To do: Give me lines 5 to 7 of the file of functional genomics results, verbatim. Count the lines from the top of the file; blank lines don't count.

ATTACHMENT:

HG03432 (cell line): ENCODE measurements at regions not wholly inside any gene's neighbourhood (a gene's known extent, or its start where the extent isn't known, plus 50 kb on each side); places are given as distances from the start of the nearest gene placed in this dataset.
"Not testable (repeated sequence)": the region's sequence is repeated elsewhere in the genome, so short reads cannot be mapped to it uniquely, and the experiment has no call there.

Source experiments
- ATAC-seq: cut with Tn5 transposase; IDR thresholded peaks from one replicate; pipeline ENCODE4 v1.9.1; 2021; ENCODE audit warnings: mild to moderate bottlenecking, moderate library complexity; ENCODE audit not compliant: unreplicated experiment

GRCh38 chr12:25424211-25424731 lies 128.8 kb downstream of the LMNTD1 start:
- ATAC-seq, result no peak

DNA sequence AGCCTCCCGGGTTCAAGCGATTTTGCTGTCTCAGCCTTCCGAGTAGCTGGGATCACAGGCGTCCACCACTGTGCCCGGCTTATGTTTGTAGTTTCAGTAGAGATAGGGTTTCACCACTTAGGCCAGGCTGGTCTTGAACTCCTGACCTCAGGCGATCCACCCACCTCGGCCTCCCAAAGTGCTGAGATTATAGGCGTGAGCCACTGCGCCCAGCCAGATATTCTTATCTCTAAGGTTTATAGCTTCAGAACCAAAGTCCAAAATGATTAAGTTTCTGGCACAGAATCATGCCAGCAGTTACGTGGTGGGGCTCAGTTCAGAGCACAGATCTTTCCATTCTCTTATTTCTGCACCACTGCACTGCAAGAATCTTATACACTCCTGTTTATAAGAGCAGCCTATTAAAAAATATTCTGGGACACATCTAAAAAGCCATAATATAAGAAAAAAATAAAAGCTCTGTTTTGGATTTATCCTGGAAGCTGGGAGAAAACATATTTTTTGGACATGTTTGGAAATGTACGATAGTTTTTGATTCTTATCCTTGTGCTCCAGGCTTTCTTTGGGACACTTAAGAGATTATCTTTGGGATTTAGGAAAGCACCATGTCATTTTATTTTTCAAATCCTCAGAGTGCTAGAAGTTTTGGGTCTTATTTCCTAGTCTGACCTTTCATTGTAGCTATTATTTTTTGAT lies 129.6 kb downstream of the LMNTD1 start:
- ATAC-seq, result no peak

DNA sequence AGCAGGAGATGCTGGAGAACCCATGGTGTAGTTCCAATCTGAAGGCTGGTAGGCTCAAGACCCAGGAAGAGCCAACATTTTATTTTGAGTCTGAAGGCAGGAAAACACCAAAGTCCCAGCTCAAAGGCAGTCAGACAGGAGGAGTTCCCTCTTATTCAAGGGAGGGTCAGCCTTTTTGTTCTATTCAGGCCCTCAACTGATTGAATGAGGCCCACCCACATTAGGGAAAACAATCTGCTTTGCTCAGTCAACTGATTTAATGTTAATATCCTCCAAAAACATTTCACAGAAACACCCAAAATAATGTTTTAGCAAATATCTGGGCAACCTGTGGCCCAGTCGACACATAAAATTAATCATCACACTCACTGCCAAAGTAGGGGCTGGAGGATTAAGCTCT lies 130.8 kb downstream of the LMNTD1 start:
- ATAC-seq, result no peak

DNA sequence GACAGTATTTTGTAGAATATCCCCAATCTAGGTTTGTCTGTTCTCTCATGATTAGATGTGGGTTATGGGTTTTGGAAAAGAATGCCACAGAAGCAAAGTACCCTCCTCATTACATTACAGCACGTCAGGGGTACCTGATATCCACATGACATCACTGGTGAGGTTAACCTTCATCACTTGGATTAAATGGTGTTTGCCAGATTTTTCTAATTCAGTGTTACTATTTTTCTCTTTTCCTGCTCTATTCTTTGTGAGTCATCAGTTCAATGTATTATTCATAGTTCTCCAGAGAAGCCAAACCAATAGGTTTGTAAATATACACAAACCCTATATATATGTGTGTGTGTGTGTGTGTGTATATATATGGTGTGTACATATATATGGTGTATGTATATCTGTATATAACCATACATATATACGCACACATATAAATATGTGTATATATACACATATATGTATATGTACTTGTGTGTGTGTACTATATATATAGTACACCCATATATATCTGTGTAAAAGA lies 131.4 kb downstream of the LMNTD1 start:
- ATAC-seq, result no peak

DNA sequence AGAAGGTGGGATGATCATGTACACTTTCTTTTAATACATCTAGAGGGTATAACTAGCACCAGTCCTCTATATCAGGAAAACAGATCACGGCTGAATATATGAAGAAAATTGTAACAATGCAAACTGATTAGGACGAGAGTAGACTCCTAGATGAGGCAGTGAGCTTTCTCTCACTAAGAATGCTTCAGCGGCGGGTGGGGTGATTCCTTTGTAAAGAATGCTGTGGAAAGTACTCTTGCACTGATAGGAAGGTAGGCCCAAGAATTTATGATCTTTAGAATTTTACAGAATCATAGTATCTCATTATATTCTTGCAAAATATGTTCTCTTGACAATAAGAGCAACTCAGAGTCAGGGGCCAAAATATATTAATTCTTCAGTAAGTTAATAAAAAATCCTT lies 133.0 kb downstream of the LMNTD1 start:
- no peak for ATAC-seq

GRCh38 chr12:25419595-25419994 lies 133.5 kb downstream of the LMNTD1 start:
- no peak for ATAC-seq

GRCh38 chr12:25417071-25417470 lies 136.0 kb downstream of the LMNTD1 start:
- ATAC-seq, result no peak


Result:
GRCh38 chr12:25424211-25424731 lies 128.8 kb downstream of the LMNTD1 start:
- ATAC-seq, result no peak

DNA sequence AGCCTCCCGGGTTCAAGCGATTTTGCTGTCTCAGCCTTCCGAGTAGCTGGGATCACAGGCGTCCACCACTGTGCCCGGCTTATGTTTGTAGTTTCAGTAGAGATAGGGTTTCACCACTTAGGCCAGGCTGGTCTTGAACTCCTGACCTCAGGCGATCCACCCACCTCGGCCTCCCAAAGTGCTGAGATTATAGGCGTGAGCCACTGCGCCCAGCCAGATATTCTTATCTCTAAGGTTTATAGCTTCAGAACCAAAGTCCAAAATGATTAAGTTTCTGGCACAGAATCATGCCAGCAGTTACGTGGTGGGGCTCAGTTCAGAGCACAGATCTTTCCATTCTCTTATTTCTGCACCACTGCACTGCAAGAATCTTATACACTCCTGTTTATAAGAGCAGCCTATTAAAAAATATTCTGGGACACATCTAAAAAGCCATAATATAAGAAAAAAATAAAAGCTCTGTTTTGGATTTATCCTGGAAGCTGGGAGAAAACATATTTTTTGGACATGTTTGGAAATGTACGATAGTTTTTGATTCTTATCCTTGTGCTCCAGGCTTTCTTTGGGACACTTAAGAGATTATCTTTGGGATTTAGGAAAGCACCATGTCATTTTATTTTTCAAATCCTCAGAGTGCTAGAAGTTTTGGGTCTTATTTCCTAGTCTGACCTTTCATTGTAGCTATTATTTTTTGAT lies 129.6 kb downstream of the LMNTD1 start: